Elections come and go, but the political process does not end on Election Day. The struggle of the people to create a government which represents all of us, based on the principles of economic and social justice, will always continue. To achieve this, the sitting government will need a formidable and functional opposition.
Opposition can be true friendship though; but that is where the SLPP has been found wanting. If the recent drama at the convention is anything to go by, get your oxygen mask and don’t hold your breath. It does not matter which party you support or which one is in power, but as citizens, we need to recognize that political opposition is indispensable.
Any good statesman, like any other sensible human being, will always learn more from his opposition than from his fervent supporters.
Our country does not need politicians who think of the next election, but statesmen who think of the next generation. We know that obstacles are necessary for success, and that victory comes only after many struggles.
But has the SLPP forgotten that where there is unity, there is victory? If the current political climate is going to be our yardstick for our democracy, then our country is at cross roads of the political road map. You might be forgiven to think that at the cross roads, one path leads to despair and utter hopelessness. The other leads to total extinction.
This is one of those rare moments, when we need to put aside our personal interests and reach for what we know is possible. The hope is that we have the wisdom to make the right choice.
One of the downsides of such a situation is voter apathy. There are those who may be bored and disgusted with the kind of politics that is being served up today, and as such will not even bother to vote. But is there any such thing as not voting?
You either vote by voting or vote by not voting; thereby tacitly doubling the value of the diehard’s vote. As a nation with a democracy that is relatively in its embryonic state, we must strive to be a nation of participants and not simply observers, if we want our democracy to work. We lose our right to complain if we don’t vote.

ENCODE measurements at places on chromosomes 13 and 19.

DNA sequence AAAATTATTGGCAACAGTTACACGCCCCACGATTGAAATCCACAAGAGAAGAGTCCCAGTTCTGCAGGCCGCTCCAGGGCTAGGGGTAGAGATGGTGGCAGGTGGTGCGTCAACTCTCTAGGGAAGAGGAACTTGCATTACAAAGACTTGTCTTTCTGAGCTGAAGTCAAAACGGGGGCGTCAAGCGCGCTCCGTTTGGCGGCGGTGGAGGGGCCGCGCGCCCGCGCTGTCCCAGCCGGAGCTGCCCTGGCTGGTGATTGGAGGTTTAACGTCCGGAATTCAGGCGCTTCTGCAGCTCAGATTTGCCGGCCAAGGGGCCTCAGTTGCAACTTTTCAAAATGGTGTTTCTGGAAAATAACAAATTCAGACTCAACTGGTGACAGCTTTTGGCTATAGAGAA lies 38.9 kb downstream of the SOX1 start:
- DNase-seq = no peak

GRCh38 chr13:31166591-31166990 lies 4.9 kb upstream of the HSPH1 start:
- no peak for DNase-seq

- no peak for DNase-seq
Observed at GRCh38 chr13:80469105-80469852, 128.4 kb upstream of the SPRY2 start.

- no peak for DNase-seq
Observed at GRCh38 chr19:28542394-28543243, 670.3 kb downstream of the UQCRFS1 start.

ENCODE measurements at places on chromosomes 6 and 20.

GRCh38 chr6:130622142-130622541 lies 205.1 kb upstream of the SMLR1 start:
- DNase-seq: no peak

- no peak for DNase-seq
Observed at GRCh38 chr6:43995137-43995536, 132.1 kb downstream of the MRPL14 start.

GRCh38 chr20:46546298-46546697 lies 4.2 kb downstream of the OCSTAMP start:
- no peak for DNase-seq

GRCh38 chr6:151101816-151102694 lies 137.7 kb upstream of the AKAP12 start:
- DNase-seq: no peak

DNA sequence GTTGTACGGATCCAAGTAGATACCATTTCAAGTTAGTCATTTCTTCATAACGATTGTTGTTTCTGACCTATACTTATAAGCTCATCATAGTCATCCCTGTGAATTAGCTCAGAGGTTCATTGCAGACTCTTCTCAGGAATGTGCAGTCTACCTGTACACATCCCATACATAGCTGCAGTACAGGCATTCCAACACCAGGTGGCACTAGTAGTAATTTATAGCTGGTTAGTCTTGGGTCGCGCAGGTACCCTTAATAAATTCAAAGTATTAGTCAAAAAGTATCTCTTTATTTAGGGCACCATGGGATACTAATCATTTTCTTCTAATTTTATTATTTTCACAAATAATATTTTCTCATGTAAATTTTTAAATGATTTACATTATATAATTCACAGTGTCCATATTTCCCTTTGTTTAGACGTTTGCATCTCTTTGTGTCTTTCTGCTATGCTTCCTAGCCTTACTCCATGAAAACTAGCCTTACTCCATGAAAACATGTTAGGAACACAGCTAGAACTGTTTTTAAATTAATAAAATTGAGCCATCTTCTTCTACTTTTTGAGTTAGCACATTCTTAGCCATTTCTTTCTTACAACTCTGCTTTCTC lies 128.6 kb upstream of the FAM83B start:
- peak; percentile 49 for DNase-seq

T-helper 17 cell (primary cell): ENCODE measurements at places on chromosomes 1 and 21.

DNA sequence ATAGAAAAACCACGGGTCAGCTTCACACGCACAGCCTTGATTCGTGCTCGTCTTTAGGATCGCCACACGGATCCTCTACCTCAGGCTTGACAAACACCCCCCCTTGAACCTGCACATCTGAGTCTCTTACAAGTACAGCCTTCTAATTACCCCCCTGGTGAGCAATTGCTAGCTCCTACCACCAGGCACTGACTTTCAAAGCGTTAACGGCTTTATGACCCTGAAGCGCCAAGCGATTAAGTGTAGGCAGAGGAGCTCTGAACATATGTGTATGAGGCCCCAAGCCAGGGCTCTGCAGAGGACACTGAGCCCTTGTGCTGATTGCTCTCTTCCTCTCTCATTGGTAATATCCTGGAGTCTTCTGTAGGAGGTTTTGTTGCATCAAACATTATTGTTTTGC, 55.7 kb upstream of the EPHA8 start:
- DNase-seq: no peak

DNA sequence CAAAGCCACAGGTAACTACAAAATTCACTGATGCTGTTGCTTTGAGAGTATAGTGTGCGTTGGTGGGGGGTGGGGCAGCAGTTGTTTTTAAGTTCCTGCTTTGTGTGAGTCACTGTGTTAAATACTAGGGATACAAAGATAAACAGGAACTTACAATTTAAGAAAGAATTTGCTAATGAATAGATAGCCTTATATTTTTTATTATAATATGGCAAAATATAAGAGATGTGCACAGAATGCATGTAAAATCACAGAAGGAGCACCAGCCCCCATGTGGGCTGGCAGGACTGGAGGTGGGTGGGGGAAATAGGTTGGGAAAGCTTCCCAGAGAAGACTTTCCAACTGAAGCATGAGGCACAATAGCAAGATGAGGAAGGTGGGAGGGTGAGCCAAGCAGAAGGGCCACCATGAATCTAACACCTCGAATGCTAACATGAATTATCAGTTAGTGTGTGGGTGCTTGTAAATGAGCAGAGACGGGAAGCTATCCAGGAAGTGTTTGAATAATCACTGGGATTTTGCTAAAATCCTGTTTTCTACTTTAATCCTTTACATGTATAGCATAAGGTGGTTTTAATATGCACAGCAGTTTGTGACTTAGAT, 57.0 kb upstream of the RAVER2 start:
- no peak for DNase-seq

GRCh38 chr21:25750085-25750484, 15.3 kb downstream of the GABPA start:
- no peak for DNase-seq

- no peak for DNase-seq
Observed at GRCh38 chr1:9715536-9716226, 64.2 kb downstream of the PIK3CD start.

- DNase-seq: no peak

We all saw the concerted efforts that were made to get as many voting age persons registered by the government and other non-statutory bodies, amid logistical gridlocks. The enthusiasm shown by the citizenry was exemplary.
Sadly, there have been some hiccups from the National Electoral Commission. But that should not dampen our enthusiasm and desire to express our rights at the ballot box. Some of us might be despondent, but we should not forget that elections are gentle reminders of the responsibilities of our citizenship in our democracy.
The beauty is that we can use the elections in our democracy to ask the powers that be, whether they are the powers that ought to be.
It is difficult to ask foxes to vote for the welfare of chickens; or turkeys to vote for Christmas. But irrespective of our various and differing political persuasions, the hope is that whoever we elect as President will represent our values on the world stage and will have compassion of the people at heart.
As a nation, we need a huge dose of compassion for the country, from our politicians. So, let us get out there and vote, when that day comes. Just because you do not take an interest in politics doesn’t mean politics won’t take an interest in you.
Remember: “Our lives begin to end the day we become silent about the things that matter”. (M. L. King).